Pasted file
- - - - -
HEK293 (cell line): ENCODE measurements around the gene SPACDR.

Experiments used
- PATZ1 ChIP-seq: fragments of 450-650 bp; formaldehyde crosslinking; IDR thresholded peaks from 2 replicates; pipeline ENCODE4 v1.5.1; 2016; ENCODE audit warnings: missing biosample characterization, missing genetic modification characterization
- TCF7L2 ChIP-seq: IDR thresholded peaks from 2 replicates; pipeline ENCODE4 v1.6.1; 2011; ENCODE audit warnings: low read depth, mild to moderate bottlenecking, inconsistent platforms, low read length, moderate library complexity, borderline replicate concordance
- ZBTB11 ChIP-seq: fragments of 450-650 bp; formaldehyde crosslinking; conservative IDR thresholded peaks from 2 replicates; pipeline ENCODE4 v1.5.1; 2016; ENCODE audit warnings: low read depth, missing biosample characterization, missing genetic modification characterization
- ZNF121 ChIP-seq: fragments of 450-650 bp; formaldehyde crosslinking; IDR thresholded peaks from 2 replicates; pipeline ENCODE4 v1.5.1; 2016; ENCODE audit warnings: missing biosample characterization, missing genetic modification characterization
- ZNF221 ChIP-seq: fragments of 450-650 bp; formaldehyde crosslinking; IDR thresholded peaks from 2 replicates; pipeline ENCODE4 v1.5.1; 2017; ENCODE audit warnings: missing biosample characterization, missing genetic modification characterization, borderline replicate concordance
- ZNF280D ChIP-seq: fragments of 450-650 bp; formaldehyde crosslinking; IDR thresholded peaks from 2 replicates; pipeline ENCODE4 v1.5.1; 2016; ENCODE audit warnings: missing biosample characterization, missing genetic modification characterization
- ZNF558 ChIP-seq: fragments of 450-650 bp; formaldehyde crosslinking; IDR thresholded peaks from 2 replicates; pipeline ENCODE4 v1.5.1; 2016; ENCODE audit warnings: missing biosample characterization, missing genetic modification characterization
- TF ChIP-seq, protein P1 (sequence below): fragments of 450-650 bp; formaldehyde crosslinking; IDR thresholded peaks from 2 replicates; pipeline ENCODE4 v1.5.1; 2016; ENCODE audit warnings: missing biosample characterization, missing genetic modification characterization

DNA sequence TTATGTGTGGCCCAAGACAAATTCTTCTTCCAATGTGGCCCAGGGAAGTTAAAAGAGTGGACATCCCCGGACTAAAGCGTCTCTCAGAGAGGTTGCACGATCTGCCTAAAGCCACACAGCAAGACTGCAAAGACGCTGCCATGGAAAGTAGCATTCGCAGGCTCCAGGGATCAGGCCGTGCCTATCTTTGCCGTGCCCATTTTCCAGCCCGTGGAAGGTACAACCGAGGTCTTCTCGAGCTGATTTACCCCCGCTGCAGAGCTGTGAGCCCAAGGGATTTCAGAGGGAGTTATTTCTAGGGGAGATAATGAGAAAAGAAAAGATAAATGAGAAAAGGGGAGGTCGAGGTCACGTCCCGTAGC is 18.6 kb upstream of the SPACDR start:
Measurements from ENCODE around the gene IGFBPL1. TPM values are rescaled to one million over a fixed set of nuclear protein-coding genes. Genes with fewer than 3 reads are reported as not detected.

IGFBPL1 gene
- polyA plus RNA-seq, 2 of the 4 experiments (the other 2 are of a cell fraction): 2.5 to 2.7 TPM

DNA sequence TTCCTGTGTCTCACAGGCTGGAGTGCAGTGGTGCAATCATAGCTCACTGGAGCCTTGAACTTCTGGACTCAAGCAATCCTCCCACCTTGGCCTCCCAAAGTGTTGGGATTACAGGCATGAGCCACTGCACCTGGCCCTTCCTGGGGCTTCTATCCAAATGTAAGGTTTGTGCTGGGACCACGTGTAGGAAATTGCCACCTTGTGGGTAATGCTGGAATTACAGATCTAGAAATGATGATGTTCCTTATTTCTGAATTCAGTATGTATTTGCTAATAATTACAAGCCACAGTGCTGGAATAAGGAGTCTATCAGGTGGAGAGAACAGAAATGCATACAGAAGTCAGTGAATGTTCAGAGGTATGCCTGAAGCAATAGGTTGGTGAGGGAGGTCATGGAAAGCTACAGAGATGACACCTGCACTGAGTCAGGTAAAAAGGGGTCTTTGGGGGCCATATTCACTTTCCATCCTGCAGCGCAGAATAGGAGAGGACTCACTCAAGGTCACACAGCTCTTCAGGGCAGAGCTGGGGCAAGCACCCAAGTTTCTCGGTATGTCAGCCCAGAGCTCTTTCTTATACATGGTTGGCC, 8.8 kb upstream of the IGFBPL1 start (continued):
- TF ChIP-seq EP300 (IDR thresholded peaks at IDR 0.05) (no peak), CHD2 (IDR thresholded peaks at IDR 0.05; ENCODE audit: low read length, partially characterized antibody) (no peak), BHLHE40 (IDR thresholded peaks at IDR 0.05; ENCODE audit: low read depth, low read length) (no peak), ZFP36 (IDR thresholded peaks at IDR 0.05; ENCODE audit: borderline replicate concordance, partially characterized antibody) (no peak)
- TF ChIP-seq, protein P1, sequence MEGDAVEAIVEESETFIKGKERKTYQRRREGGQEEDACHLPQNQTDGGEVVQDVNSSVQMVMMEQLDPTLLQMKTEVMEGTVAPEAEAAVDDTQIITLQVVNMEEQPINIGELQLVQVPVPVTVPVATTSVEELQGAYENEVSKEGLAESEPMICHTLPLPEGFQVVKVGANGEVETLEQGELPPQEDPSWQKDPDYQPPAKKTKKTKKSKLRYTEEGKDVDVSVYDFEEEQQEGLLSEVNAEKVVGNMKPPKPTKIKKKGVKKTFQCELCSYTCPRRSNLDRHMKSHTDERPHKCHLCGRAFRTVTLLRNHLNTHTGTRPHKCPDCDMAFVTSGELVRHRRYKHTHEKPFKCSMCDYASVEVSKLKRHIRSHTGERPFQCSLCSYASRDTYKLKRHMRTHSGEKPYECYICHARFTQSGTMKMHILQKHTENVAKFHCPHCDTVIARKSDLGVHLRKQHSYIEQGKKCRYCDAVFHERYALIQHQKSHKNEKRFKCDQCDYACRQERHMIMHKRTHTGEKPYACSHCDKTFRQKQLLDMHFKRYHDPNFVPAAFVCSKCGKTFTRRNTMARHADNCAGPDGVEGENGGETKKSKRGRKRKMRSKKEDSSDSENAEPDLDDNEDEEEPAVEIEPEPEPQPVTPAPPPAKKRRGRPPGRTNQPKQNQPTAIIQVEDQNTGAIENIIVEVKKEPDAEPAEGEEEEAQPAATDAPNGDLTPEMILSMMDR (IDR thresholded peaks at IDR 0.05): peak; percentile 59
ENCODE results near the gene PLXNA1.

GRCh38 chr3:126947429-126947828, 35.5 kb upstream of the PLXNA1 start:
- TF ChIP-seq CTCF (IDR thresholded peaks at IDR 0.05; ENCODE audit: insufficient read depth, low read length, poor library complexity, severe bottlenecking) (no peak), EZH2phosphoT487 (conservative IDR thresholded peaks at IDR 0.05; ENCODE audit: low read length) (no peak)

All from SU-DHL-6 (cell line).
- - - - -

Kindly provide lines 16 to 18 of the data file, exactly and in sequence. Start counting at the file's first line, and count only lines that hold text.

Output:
- TF ChIP-seq EP300 (IDR thresholded peaks at IDR 0.05) (no peak), CHD2 (IDR thresholded peaks at IDR 0.05; ENCODE audit: low read length, partially characterized antibody) (no peak), BHLHE40 (IDR thresholded peaks at IDR 0.05; ENCODE audit: low read depth, low read length) (no peak), ZFP36 (IDR thresholded peaks at IDR 0.05; ENCODE audit: borderline replicate concordance, partially characterized antibody) (no peak)
- TF ChIP-seq, protein P1, sequence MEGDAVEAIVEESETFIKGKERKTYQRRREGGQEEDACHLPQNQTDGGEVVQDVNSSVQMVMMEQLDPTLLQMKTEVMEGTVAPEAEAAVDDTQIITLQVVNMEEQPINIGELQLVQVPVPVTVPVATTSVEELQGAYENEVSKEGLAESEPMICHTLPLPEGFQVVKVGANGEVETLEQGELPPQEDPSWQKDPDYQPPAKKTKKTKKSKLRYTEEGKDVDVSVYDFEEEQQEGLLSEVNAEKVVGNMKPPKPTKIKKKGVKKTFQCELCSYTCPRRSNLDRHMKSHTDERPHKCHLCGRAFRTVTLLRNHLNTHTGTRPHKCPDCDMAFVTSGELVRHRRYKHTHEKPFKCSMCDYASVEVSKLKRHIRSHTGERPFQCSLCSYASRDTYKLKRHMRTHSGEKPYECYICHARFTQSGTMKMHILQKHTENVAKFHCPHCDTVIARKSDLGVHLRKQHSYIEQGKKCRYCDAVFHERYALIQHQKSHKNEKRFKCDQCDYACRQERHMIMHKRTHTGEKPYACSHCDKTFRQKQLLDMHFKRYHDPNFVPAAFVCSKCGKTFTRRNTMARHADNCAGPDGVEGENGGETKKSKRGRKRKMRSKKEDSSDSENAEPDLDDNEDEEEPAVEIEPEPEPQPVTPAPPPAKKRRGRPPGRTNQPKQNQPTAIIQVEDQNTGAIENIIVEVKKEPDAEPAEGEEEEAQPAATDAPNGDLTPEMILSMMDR (IDR thresholded peaks at IDR 0.05): peak; percentile 59
ENCODE results near the gene PLXNA1.